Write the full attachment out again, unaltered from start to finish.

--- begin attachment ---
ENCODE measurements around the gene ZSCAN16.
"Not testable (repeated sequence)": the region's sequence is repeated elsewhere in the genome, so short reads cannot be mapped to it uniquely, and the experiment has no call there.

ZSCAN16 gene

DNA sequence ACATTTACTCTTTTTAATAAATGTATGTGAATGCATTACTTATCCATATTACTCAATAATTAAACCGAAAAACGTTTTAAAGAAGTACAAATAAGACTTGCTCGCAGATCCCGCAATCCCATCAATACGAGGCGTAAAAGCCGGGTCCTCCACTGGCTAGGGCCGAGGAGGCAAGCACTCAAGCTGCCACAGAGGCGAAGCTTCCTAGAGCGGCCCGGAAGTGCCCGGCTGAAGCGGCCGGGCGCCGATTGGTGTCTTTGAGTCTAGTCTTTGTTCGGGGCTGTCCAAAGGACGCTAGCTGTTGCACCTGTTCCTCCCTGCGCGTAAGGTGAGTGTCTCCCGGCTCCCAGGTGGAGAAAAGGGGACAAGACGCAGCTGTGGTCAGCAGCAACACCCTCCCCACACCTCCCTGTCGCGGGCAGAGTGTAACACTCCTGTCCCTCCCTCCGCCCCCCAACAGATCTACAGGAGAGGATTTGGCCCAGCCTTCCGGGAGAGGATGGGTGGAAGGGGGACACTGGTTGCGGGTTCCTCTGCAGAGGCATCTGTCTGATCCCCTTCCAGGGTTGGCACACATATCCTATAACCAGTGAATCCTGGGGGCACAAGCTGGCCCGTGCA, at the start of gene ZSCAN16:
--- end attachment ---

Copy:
ENCODE measurements around the gene ZSCAN16.
"Not testable (repeated sequence)": the region's sequence is repeated elsewhere in the genome, so short reads cannot be mapped to it uniquely, and the experiment has no call there.

ZSCAN16 gene

DNA sequence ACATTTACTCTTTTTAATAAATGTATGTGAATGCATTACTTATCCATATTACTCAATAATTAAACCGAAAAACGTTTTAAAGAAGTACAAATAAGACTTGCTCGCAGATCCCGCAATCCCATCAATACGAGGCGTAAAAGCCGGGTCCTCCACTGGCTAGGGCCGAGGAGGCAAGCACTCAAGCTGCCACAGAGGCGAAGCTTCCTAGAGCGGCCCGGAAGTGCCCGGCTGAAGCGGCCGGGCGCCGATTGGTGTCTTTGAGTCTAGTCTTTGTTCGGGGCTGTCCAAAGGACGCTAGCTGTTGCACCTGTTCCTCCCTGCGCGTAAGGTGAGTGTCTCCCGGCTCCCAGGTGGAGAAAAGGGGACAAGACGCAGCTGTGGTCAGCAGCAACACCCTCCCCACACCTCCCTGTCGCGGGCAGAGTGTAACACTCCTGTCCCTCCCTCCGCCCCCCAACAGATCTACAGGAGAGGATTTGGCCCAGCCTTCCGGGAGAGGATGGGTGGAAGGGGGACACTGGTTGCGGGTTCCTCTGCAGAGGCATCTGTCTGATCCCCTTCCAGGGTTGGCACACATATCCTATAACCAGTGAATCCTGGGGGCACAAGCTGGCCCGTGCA, at the start of gene ZSCAN16: